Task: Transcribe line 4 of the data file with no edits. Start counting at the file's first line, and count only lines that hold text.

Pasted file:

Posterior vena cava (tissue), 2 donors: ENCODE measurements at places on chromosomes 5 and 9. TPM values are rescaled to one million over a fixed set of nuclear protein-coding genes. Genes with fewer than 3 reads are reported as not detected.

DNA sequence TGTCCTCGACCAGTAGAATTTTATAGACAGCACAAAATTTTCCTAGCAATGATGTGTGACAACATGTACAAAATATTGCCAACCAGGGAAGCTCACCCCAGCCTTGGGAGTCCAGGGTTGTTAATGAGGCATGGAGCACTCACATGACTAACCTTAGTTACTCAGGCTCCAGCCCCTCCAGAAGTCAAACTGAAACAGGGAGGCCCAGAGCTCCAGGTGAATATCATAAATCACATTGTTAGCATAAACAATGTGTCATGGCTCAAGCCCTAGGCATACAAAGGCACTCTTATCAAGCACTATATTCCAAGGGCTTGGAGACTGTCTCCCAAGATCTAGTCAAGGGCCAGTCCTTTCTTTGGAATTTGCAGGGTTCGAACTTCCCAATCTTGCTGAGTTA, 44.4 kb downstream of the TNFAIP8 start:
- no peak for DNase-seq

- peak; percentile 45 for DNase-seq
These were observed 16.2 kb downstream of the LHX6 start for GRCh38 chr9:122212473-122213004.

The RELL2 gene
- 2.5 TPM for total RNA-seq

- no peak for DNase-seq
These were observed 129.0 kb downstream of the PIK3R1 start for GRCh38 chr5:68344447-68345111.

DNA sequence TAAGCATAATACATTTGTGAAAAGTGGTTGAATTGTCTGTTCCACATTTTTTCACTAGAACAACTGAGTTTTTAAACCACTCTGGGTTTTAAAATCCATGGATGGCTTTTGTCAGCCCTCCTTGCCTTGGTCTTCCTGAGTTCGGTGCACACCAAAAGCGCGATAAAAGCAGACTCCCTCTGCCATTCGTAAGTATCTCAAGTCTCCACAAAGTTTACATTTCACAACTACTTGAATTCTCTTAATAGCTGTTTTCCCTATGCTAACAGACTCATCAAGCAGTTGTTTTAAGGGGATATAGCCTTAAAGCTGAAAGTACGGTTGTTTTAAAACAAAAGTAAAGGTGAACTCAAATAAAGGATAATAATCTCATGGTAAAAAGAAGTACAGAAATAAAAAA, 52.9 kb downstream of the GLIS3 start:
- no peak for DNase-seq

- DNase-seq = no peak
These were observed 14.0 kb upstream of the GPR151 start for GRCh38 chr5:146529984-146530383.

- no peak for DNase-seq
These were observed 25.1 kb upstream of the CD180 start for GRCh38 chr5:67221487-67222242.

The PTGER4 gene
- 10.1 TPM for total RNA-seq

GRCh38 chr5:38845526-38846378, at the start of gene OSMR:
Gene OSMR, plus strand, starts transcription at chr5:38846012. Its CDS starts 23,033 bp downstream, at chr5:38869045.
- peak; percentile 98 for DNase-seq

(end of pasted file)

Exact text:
- peak; percentile 45 for DNase-seq